Getting to the Next Level
What is great about our industry is people make candles for many different reasons. For many it has become a holiday tradition where they make their friends, neighbors and co-workers candles for gifts. Others researched the subject and have found that selling candles are an excellent way to start their own business. Yet another is a candle enthusiast that may not find what they like in the market and wish to make it themselves.
For many the first time they make candles it can become such an obsession that the thought becomes, "how can I turn this passion into a business?" With the current business climate this thought process has become even more desirable. Starting a candle business is great for a number of reasons:
- It is very hard to find any other industry where a small crafter or small business can make a product as good if not better then some of the largest manufacturers in the world.
- The candle business lends itself very well to starting small and growing it at the pace you want and within your own desired budget. As you grow all of the supplies and equipment you purchase can and will be used no matter how big you get.
If you start in your kitchen (which many large manufacturers have done), the easiest starting point is with a pouring pot. Melt the wax directly in the pot (on a double boiler) and pour each of the candle directly from the pouring pot. This method is great to learn the process and the most economical way to start making candles. The biggest issue with the pouring pots is they do limit the capacity you can pour in a single day.
The first and most effective way to increase production is by getting a larger vessel to melt wax. This way you have a source with melted wax ready to go. This vessel can virtually be any size --like a turkey roaster which can hold up to 35 pounds -- up to and including industrial stainless steal tanks that can get close to 2,000 pounds. The commercial grade tanks generally start at around 95 pounds and cost about $1,060.00. With a tank this size you can pour any number of candles you desire from 1 candle up close to 100 larger candles (16 ounces or so) each day. If you are pouring 4 ounce containers you can pour closer to 400 candles. The 95 pound tank can definitely help you produce quite a few candles in a day.
When you purchase your first tank be sure to account for some reasonable growth potential. The one factor with tanks is in most instances you can’t have “over capacity” but you can limit yourself by having a tank that is to small. In most instances you should only count on 1 melting cycle per day. So if you purchase a tank which only melts 35 pounds you may only get to pour around 35 larger containers. For some this is the correct size. For others that have to pour a number of candles in a single day this size may be to small. The best thing about wax melters is no matter how large you get, an application can be found for your tank regardless of the size. These tanks can and will become your batching tank, samples or prototypes.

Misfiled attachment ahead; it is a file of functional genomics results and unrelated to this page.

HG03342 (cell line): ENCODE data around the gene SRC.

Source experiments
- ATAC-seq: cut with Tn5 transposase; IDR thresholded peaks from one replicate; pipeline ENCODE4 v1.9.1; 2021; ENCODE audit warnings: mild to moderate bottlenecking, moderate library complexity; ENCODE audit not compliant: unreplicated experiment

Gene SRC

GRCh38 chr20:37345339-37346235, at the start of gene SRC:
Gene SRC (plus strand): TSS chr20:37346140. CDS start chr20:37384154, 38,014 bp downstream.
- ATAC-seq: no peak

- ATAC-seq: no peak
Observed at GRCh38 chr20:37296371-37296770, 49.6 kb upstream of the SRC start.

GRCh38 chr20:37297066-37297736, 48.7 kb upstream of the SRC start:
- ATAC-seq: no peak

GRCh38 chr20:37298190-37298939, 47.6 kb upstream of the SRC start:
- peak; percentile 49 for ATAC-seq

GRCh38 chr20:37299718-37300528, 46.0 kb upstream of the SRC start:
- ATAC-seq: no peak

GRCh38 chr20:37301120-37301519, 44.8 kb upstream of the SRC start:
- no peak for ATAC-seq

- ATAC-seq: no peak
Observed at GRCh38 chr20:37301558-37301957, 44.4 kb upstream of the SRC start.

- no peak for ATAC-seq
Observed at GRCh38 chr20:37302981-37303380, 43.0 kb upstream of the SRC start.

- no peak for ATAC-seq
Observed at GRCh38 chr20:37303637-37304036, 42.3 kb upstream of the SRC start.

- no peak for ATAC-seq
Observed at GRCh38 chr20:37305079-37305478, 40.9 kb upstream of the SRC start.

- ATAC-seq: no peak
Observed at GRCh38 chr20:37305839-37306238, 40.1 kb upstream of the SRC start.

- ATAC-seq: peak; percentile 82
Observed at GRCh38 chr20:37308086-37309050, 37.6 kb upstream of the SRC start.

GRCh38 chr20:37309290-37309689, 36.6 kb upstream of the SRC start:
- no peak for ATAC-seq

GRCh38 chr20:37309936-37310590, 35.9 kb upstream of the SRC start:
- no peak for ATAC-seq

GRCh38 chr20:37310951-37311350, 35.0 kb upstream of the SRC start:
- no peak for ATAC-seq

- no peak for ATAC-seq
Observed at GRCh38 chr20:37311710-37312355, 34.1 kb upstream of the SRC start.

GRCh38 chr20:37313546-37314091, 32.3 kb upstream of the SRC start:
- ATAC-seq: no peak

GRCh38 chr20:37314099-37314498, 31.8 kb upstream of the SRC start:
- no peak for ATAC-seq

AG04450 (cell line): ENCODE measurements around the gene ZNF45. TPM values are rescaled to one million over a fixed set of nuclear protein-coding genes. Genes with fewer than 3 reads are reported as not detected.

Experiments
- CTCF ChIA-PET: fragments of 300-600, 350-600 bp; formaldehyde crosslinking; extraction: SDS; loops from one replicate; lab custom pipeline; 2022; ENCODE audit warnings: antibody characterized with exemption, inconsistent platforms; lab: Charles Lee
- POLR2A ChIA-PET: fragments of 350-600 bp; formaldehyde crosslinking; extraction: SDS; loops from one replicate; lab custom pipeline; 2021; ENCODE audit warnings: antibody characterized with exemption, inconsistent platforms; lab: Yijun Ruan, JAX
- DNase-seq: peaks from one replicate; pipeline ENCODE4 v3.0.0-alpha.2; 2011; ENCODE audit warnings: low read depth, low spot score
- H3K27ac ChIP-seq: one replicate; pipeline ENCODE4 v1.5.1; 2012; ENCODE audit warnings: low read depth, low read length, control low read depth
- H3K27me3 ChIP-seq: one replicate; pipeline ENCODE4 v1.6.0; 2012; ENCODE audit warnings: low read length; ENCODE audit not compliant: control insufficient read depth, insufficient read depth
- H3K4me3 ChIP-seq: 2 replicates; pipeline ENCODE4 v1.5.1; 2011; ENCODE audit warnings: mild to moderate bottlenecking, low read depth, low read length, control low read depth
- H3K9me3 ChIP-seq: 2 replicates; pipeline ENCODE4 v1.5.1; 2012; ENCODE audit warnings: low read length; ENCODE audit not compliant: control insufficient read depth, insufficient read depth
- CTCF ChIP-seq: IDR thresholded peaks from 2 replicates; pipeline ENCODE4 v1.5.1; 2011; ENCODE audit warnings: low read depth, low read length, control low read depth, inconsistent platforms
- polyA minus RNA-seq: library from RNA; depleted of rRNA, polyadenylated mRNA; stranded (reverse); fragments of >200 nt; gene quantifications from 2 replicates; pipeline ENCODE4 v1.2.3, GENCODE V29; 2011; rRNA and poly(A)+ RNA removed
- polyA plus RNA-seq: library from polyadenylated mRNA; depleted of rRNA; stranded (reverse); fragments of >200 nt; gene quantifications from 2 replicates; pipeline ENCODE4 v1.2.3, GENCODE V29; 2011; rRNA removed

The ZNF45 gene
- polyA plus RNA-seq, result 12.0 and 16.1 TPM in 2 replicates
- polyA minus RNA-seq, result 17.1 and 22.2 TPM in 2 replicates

Once you have determined that you have “outgrown” your home based business and are ready to take a leap to a building, be sure it is right for your business. Be sure to calculate all cost you will incur when you move outside the home. This includes but not limited to rent, retro-fitting space, moving expenses, utilities, taxes and since you will be creating a commute be sure to make that part of the review process. With the current economic environment there are many favorable opportunities and landlords more than willing to negotiate favorable terms.
A lot can be said about owning a “Home Based Business” and before taking the next step be sure it is right for you. Before making this step thoroughly investigate all factors and resources available to you. Be sure you check out our June 2010 where we identified some organizations that can help you make the right decision.
In this issue we out lined what would be necessary if you wanted to “take the next step in your candle business. One of the important issues will be for some is learning a new language. Some of the important terms for dealing with retailers or a business consumer environment are identified below.
ROI (Return on Investment) - This is the percentage of return that you get from investing in advertising, equipment or anywhere you invest funds to help your business grow. This is a common term used these days when referring to paid click ads on the internet.
BOGO (Buy One Get One Free) - This is very common to drive sales for a particular product.
Planogram - A layout of the products that illustrates how and where retail products should be displayed, which is usually on a store shelf.
Margin - This is the percentage between what it costs to produce and sell your candle.
Target Market - The defined market the retailer or you are trying to capture.
Depending on the store it might be teenagers, might be housewives.
Loss Leader - When the retailer will sell an item below cost to drive traffic to their store in hopes that the higher margin items will get sold.